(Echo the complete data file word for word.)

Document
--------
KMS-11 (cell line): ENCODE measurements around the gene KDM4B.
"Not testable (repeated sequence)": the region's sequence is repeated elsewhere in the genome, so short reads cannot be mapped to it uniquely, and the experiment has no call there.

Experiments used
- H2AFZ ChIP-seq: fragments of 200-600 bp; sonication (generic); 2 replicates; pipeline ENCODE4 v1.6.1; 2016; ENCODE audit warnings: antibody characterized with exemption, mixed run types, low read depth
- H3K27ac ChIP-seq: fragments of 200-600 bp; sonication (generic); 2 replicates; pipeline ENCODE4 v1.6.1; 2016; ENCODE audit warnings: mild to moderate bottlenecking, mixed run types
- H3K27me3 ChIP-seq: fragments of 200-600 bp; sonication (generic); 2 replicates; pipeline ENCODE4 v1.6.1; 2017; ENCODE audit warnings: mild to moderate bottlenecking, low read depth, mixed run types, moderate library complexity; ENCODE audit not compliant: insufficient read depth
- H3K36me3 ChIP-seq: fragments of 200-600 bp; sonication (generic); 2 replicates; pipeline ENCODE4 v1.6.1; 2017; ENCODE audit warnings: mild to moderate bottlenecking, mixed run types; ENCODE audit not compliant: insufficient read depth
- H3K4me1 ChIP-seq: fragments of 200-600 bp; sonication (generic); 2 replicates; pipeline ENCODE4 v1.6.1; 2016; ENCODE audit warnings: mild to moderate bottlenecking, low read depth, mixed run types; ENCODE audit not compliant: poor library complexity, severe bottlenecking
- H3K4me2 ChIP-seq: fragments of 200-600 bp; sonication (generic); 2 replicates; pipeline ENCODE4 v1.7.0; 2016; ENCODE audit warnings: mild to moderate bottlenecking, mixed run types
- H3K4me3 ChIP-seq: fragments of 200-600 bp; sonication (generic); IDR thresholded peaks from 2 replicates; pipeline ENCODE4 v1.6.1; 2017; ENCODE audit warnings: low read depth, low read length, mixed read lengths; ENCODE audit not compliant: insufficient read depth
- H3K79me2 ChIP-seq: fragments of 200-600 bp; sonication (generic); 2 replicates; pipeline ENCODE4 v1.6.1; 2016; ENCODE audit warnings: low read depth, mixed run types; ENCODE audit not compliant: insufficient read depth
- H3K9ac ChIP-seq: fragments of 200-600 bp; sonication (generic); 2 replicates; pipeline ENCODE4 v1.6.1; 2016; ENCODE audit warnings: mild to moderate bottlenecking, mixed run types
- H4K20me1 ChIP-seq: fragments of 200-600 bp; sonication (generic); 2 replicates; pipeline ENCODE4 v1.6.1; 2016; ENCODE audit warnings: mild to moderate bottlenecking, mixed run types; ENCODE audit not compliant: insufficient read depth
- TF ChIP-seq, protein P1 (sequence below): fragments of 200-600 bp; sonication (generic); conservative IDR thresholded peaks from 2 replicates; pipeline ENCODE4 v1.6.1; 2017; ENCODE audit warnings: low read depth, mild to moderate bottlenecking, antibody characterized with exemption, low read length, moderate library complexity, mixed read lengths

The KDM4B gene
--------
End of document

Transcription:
KMS-11 (cell line): ENCODE measurements around the gene KDM4B.
"Not testable (repeated sequence)": the region's sequence is repeated elsewhere in the genome, so short reads cannot be mapped to it uniquely, and the experiment has no call there.

Experiments used
- H2AFZ ChIP-seq: fragments of 200-600 bp; sonication (generic); 2 replicates; pipeline ENCODE4 v1.6.1; 2016; ENCODE audit warnings: antibody characterized with exemption, mixed run types, low read depth
- H3K27ac ChIP-seq: fragments of 200-600 bp; sonication (generic); 2 replicates; pipeline ENCODE4 v1.6.1; 2016; ENCODE audit warnings: mild to moderate bottlenecking, mixed run types
- H3K27me3 ChIP-seq: fragments of 200-600 bp; sonication (generic); 2 replicates; pipeline ENCODE4 v1.6.1; 2017; ENCODE audit warnings: mild to moderate bottlenecking, low read depth, mixed run types, moderate library complexity; ENCODE audit not compliant: insufficient read depth
- H3K36me3 ChIP-seq: fragments of 200-600 bp; sonication (generic); 2 replicates; pipeline ENCODE4 v1.6.1; 2017; ENCODE audit warnings: mild to moderate bottlenecking, mixed run types; ENCODE audit not compliant: insufficient read depth
- H3K4me1 ChIP-seq: fragments of 200-600 bp; sonication (generic); 2 replicates; pipeline ENCODE4 v1.6.1; 2016; ENCODE audit warnings: mild to moderate bottlenecking, low read depth, mixed run types; ENCODE audit not compliant: poor library complexity, severe bottlenecking
- H3K4me2 ChIP-seq: fragments of 200-600 bp; sonication (generic); 2 replicates; pipeline ENCODE4 v1.7.0; 2016; ENCODE audit warnings: mild to moderate bottlenecking, mixed run types
- H3K4me3 ChIP-seq: fragments of 200-600 bp; sonication (generic); IDR thresholded peaks from 2 replicates; pipeline ENCODE4 v1.6.1; 2017; ENCODE audit warnings: low read depth, low read length, mixed read lengths; ENCODE audit not compliant: insufficient read depth
- H3K79me2 ChIP-seq: fragments of 200-600 bp; sonication (generic); 2 replicates; pipeline ENCODE4 v1.6.1; 2016; ENCODE audit warnings: low read depth, mixed run types; ENCODE audit not compliant: insufficient read depth
- H3K9ac ChIP-seq: fragments of 200-600 bp; sonication (generic); 2 replicates; pipeline ENCODE4 v1.6.1; 2016; ENCODE audit warnings: mild to moderate bottlenecking, mixed run types
- H4K20me1 ChIP-seq: fragments of 200-600 bp; sonication (generic); 2 replicates; pipeline ENCODE4 v1.6.1; 2016; ENCODE audit warnings: mild to moderate bottlenecking, mixed run types; ENCODE audit not compliant: insufficient read depth
- TF ChIP-seq, protein P1 (sequence below): fragments of 200-600 bp; sonication (generic); conservative IDR thresholded peaks from 2 replicates; pipeline ENCODE4 v1.6.1; 2017; ENCODE audit warnings: low read depth, mild to moderate bottlenecking, antibody characterized with exemption, low read length, moderate library complexity, mixed read lengths

The KDM4B gene